In this teisho on the first day of the April 2018 7-day sesshin at Mountain Gate, Mitra-roshi shares pertinent points from Mark Epstein's newest book: Advice Not Given: A Guide to Getting Over Yourself. Zen practice is not meant to stop at awakening, but to continue forward to bring that awakening to life in everything we do or say or think. This means taking a clear look, possible with a deep enough awakening, at our negative habit patterns, our less than fully wise and compassionate behavior, and moving toward living in a way that more fully expresses our innate compassion and wisdom.
Ego & Right View
One of the practice emphases that comprise the Eightfold Path is Right View. In this teisho, Mitra-roshi speaks to the role of ego and how the Rinzai Zen practice known as susok'kan can help us see through the tyranny of ego and experience the benefits born of Right View.
Ego & Right View 2
Continuing the topic from yesterday's teisho, Mitra-roshi expands on Right View and the challenge of ego in opening to it—something every person doing meditation, whether it's mindfulness or zazen, faces.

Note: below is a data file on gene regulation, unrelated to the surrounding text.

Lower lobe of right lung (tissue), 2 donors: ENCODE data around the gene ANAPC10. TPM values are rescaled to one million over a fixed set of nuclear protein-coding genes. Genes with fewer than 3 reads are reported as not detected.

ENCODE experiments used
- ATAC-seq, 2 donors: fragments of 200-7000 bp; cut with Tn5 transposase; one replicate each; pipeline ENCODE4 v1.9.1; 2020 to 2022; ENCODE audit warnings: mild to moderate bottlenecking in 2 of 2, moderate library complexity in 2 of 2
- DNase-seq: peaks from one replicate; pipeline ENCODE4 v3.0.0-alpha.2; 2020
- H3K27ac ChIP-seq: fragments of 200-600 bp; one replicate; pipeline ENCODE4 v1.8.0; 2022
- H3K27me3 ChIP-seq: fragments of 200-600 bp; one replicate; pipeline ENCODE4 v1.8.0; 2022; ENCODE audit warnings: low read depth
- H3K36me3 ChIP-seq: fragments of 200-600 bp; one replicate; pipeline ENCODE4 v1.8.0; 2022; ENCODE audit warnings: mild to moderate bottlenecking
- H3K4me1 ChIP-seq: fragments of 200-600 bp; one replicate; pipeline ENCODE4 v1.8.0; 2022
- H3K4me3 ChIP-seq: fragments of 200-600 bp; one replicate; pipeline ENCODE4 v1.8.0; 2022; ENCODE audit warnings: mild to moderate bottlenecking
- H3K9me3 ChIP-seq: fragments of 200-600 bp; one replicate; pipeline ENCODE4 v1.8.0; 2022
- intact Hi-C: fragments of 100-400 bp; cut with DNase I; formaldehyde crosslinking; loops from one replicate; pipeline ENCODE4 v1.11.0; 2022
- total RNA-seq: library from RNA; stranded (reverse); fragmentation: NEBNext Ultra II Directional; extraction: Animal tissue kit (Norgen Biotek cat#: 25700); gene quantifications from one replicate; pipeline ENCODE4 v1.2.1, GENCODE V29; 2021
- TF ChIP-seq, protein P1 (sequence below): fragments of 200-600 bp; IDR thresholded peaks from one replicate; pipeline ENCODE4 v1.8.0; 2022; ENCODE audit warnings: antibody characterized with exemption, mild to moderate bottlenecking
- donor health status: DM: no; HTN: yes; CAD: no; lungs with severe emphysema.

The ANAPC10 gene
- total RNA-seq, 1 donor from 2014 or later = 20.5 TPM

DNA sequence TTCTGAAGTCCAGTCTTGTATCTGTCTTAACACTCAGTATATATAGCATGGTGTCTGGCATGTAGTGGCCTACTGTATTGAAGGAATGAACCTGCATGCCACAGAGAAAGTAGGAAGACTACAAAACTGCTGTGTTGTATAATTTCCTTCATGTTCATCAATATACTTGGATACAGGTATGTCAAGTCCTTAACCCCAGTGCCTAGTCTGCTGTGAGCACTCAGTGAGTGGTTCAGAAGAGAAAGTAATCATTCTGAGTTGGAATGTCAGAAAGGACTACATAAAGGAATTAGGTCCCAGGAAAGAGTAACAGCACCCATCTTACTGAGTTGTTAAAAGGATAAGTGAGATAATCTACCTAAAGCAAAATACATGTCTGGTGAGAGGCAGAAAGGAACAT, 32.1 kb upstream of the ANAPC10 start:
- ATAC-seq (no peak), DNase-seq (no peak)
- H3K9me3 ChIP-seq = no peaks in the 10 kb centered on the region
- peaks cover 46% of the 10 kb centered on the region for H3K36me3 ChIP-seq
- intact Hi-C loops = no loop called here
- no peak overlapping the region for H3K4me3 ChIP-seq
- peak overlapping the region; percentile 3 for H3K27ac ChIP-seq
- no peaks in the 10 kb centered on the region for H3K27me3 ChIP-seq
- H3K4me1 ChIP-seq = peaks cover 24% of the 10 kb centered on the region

Ego & Right View 3
Day 4 of the April 2018 7-day sesshin at Mountain Gate, Mitra-roshi continued to share and comment on the first step of the Eightfold Path: Right View, and how opening to it through committed meditation practice can establish mindfulness of the present moment. With that, our life unfolds in more rich and fulfilling ways.
Self-Image & Right Motivation
Continuing with sharing teachings on the Eightfold Noble Path, Mitra-roshi speaks about Right Motivation, the second step on the Path.
Self-Image & Right Motivation 2
In this unusual teisho, Mitra-roshi shares and comments from Mark Epstein's latest book, Advice Not Given: A Guide to Getting Over Yourself, on the psychological issues that can come up during meditation and the importance of not ignoring them.
Right Speech & Self-Talk
On this final day of the April 2018 7-day sesshin at Mountain Gate, Mitra-roshi continues to speak on the Eightfold Noble Path, specifically today on Right Speech, and how it involves more than the usually considered aspects of over speech such as lying, gossip, denigrating others, and so forth. Often overlooked is the fact of self-talk, that inner dialogue that so colors our perceptions and assumptions, particularly about ourselves. She shares from Mark Epstein's latest book, Advice Not Given: A Guide to Getting Over Yourself, in which he writes of the importance of dealing with our inner dialogue lest it interfere with our meditation practice.